Robert Stewart Distinguished Lecture Series by Dr. Jin-Yi Cai

10 Apr, 2008

Time: 3:40PM
Location:1210 LeBaron
Title:Computational Complexity and Holographic Algorithms

Abstract: The most central open problem in Theoretical Computer Science is the P versus NP problem. It is widely conjectured that P is not equal to NP, but so far no proof is in sight.Recently Valiant introduced holographic algorithms, a new design method to perform polynomial time computations. Information is represented in a superposition of linear vectors in a holographic mix. This mixture creates the possibility for exponential sized cancellations of fragments of local computations. The underlying computation is done by invoking the Fisher-Kasteleyn-Temperley method for counting perfect matchings for planar graphs, which uses Pfaffians and runs in polynomial time. In this way some seemingly exponential time computations can be done in polynomial time, and some minor variations of the problems are known to be NP-hard or #P-hard. Holographic algorithms challenge our conception of what polynomial time computations can do, in view of the P vs. NP question.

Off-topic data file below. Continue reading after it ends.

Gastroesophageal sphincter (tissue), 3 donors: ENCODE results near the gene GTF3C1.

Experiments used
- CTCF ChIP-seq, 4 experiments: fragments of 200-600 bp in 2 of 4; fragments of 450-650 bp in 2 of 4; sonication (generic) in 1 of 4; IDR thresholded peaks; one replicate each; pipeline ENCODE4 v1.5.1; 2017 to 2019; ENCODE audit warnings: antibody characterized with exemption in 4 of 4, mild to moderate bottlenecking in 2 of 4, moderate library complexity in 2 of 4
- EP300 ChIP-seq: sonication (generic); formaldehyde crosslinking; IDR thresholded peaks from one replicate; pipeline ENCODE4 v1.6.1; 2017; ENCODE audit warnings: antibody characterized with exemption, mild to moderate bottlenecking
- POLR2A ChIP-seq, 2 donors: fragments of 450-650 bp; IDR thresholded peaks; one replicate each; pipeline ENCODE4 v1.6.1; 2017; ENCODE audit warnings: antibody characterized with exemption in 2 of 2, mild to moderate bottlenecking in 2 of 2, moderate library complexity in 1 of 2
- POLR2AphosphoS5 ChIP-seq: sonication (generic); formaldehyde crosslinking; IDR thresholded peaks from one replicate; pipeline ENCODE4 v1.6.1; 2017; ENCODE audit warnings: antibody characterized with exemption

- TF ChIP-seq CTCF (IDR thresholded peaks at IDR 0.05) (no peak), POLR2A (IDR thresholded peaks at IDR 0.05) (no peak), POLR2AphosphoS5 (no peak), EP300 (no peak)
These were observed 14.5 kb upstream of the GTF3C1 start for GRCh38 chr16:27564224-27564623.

In this talk we will survey some new developments in holographic algorithms. No specialized knowledge of computational complexity theory is assumed.

About the Speaker :Jin-Yi Cai studied at Fudan University. He continued his study at Temple University and at Cornell University, where he received his Ph. D. in 1986. He held faculty positions at Yale University (1986-1989), Princeton University(1989 1993), and SUNY Buffalo (1993-2000), rising from Assistant Professor to Full Professor in 1996. He is currently a Professor of Computer Science at the University of Wisconsin--Madison. He received a Presidential Young Investigator Award in 1990, an Alfred P. Sloan Fellowship in Computer Science in 1994, a John Simon Guggenheim Fellowship in 1998, and a Morningside Silver Medal of Mathematics in 2004. He also received the Humboldt Research Award for Senior U.S. Scientists. He has been elected a Fellow of ACM and AAAS.
He is an Associate Editor of Journal of Complexity, Journal of Computer and Systems Sciences (JCSS), an Editor of International Journal of Foundations of Computer Science, an Editor of The Chicago Journal of Theoretical Computer Science and a member of the Scientific Board for the Electronic Colloquium on Computational Complexity. He works in computational complexity theory. He has written and published over 100 research papers. His recent paper with Pinyan Lu on holographic algorithms won the best paper award at ICALP 2007.